First you need is a ratchet 14m socket , brake caliper tool or a big C clamp , brake pads , flat head screw driver , anti seize .
First and foremost chalk your rear wheels , You can use a brick or a block of wood .
Then place your floor jack on one of the four points of your car . ( Reminder : If you want to raise both side put the jack in the front and use jack stands , but I only do one side at a time. )
Before you raise your car break loose the lug nuts , DO NOT REMOVE THEM WHILE TIRE IS ON THE GROUND . Then raise the tire off the ground .
Once you have the tire off turn the wheel either left or right depending on what side you are working on for better access to the bolts and gives you more working area .
With your ratchet and 14m remove the 2 bolts that hold the caliper to the brace . ( Reminder : Counter clock wise removes the bolts . )
Sometimes the caliper will pull away by hand but if it doesnt just slide the flat head screw driver and gently pull towards you . DO NOT LET THE CALIPER FALL TO THE GROUND AND STRETCH THE BRAKE HOSE .
In this photo I hung up the caliper on the lip of my strut keeping the hose from stretching . Plus check your brake lines and other things while you are underneath there .
The brake pads will slide out to the side in a set groove . If you have to sometimes you might need a flat head screw driver to pry them apart .
Remove the brake pin so that you can lube and inspect . Some people don't do this and they freeze or rust in there if the rubber part is broken .
You noticed one of the pins doesnt have the black rubber which is ok but both should have them . You can purchase a lube pack from your local auto part store for 1.00 or you can use anti seize . ( Reminder : This is Very Important you lube these pins and when you put the pins back make sure the rubber boot goes over the lip at the end of the pin just push it in all the way . )
Lift up the top of the brake fluid container cap and rest it over the hole so that when you push the calipers back the fluid can easily rise up bake through the lines .And when you are finished with both sides before bleeding make sure you put the cap back on tightly . ( Warning : DO NOT FULLY TAKE THE CAP OFF BECAUSE BRAKE FLUID ABSORBS MOISTURE AND DIRT CAN BLOW IN THE FLUID IF YOU DO NOT WORK INSIDE A GARAGE . )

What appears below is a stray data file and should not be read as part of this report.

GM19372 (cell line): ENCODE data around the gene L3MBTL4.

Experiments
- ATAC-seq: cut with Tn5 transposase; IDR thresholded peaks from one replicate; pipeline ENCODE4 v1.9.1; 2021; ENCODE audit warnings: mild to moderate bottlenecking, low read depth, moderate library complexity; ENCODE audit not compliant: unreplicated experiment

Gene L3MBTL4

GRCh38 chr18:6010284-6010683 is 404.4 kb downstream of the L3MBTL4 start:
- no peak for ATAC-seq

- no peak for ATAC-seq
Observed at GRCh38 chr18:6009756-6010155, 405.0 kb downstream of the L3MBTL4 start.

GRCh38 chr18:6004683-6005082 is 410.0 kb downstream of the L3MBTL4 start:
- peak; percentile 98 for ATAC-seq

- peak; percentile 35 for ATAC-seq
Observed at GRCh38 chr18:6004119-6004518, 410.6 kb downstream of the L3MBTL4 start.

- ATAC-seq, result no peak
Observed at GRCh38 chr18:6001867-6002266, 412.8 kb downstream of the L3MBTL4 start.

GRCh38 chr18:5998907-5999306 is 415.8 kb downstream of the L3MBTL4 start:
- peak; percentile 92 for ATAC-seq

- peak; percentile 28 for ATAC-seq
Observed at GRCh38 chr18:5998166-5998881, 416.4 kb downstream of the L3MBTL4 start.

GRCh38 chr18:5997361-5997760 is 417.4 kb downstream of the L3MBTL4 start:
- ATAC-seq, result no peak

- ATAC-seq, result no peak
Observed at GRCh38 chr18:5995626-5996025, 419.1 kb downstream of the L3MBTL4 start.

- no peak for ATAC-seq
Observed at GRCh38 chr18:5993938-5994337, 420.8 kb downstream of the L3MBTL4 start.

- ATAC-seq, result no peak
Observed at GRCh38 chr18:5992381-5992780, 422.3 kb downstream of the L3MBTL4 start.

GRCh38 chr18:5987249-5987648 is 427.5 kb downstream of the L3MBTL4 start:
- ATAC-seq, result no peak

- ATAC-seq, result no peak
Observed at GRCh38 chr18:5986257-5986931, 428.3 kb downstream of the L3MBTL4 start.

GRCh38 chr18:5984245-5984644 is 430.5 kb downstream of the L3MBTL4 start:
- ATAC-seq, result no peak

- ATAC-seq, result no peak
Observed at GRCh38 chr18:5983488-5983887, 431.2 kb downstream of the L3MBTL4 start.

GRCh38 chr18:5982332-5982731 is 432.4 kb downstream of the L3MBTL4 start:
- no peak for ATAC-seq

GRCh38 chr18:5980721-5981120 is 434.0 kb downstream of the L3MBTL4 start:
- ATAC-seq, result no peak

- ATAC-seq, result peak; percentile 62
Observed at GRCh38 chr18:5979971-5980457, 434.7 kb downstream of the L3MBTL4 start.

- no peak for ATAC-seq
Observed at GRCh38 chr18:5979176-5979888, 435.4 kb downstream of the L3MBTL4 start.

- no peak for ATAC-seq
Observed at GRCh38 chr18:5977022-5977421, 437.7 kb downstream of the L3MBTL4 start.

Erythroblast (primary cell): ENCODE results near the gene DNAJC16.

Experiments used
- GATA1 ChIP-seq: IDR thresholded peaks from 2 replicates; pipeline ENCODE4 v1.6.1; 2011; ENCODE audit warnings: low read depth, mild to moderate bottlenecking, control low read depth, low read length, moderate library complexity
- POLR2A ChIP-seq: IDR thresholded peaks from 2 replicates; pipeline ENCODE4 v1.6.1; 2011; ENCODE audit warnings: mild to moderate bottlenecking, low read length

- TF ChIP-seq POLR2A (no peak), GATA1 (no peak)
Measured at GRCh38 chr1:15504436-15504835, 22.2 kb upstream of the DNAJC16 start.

With your brake took or C - clamp gently push the piston back fully open . ( Reminder : If you use a C - Clamp use the OLD brake pad to cover the hole up and rest the flat part in the center . )
Apply some disc brake quiet on the back of the pads . Some people use the spray . I use this product because it works best for me . ( Some pads come with metal silencers like the photo shows but I still put the brake quiet on there to keep the brakes from rattling and getting loose when they get lower . )
Make sure when you put your pads back on the the pad with the metal warning goes on the inside of the rotor . You will see where my finger is pointed.
I personally put anti seize on my all my bolts to keep them from freezing or rusting together with the pin causing the pin to spin .
If your pin does spin then you put a open end wrench on it . ( Warning : You can use a vise grip pliers but gently apply pressure on it so you don't leave marks around the edge of the pin . )
Then remove the rubber part protecting your bleeder hole and have some one prime the brakes up first , Then have them hold the brake pedal down then open up the bleeder till there foot is on the floor then tighten up immediatly . In this case I didn't bleed my brakes because I never opened up my brake lines plus i already replaced my fluids from a past brake job . But if you never did a full flush it is recomended you do so . Or if your brakes felt spongy then do so but as long as you didnt get any air into the lines you are ok not to bleed . ( WARNING : MAKE SURE YOU PUT THE CAP ON THE BRAKE RESERVOIR BEFORE BLEEDING . MAKE SURE WHO EVER PRIMES THEBRAKES DOESN'T LIFT UP ON THE PEDAL UNTIL YOU CLOSE THE BLEEDER . MAKE SURE ALL THE AIR IS OUT OF THE LINE OR UNTIL YOU SEE NEW FLUID . ALWAYS START FROM THE FARTHEST AWAY FROM THE BRAKE MASTER CYLINDER . )
Before you put your rims back on wipe and check your studs for thread wear and put some anti seize just as little so that next time you take off your lug nuts it will be easier .
Since I only did one side at a time I was able from the way I raised my vehicle up to have both wheels off the ground , I took the opportunity to rotate my tires putting the one with more tire tread in the front . ( Recomendation : That you check your air pressure and look for nails and any defects in your tires while you have them off .
When you tighten your lug nuts it's best you go in this order that way the rim will evenly rest on the flat part of the rotor , First you snug them slightly then bring the car on to the tire until the tire doesnt spin not all the way down , Then you tighten the lug nuts the rest of the way with out over torquing . If you have a 5 lug pattern then do it as a star pattern . ( Reminder : If you have a automatic you can tighten with the car up in the air if you have a clutch then you need to slowly lower your car . )
Then test your brakes back and fourth in your driveway .